The inability of drugs based on the amyloid-clearing strategies to provide benefits for Alzheimer’s disease (AD) patients has led to widely accepted notion that the paradigm in dementia research should be broaden beyond amyloid deposition and clearance. In recent years significant overlap between cardio-metabolic risk factors and cognitive decline has been reported. Consistent with these observations, the importance of endothelial dysfunction in the development of AD has been highlighted. According to newly proposed “vascular hypothesis” for AD development, vascular risk factors lead to blood–brain barrier (BBB) dysfunction and a reduction in the cerebral blood flow. These two detrimental vascular changes result in the reduction of amyloid-β clearance as well as in its increased production leading to consequent amyloid- β accumulation. The increase in amyloid-β leads to neuronal dysfunction and injury causing cognitive dysfunction and neurodegeneration with consequent dementia. Furthermore, a growing body of evidence also suggest that the impaired structure and function of cerebral blood vessels and cells in AD patients is mediated by vascular oxidative stress as well as by chronic low-grade inflammation. The importance of inflammatory changes in many age-related diseases including dementia has led to coining and use of the term “inflammaging” to indicate that ageing is accompanied by a low-grade chronic up-regulation of certain pro-inflammatory responses.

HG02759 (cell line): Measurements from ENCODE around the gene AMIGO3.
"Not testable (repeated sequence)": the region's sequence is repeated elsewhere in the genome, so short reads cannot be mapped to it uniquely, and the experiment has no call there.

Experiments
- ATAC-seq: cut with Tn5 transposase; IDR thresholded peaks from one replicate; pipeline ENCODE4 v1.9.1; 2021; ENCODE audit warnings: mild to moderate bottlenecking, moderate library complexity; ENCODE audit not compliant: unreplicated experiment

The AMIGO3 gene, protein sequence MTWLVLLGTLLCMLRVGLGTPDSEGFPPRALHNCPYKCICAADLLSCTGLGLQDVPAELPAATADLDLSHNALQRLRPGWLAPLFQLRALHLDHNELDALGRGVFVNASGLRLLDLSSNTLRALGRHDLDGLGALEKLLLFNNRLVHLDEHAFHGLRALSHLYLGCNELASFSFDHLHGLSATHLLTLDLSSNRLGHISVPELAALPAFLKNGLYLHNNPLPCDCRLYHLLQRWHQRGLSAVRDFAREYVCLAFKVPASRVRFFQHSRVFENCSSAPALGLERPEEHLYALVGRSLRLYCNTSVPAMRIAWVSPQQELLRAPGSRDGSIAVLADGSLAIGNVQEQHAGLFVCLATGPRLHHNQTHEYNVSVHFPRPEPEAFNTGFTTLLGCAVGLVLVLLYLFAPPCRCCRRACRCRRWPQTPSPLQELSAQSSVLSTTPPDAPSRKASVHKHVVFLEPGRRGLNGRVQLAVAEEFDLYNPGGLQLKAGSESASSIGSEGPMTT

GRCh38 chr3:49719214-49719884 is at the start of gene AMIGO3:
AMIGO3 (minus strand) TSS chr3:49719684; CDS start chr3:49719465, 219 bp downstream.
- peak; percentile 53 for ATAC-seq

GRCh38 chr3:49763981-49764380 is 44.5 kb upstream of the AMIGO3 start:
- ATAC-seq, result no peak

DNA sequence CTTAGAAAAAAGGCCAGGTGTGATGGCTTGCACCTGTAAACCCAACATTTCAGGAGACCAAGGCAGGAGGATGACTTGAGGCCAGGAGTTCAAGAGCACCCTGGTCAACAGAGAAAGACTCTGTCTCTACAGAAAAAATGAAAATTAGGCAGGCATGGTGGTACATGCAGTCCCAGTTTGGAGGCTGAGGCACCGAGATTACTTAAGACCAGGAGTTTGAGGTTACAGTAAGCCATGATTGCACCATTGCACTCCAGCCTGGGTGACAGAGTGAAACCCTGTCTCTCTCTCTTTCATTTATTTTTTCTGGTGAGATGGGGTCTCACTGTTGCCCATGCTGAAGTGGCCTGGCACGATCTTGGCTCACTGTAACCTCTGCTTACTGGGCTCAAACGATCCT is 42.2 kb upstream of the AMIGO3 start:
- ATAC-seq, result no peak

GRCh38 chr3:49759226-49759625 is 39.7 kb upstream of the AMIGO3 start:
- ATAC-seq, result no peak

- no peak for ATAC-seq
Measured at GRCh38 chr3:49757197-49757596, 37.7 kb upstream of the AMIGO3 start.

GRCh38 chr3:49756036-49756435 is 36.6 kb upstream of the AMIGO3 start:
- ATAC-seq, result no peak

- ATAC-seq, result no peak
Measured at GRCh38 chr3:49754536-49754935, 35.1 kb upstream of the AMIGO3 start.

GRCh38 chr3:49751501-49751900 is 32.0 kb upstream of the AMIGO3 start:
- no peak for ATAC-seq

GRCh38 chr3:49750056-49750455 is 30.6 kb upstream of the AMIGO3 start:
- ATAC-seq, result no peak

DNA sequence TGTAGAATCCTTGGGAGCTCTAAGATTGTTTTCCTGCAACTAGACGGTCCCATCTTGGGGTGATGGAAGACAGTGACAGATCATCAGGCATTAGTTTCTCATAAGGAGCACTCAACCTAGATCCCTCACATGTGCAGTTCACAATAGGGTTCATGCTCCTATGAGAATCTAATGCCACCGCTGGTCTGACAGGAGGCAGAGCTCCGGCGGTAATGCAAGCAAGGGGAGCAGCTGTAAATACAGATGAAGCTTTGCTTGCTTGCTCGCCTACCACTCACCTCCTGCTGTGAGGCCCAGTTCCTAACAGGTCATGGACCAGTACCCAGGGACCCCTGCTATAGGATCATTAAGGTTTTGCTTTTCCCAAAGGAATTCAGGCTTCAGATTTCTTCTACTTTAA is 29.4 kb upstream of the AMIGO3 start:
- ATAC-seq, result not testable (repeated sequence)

The aim of this chapter is to provide a comprehensive insight into currently available evidence on molecular pathways and players implicated in the above mechanisms. Furthermore, chapter summarizes findings from ongoing clinical trials and results from studies using novel pharmacological therapeutics targeting endothelial dysfunction and chronic low-grade inflammation as pathophysiological events that contribute to the onset and development of dementia disorders.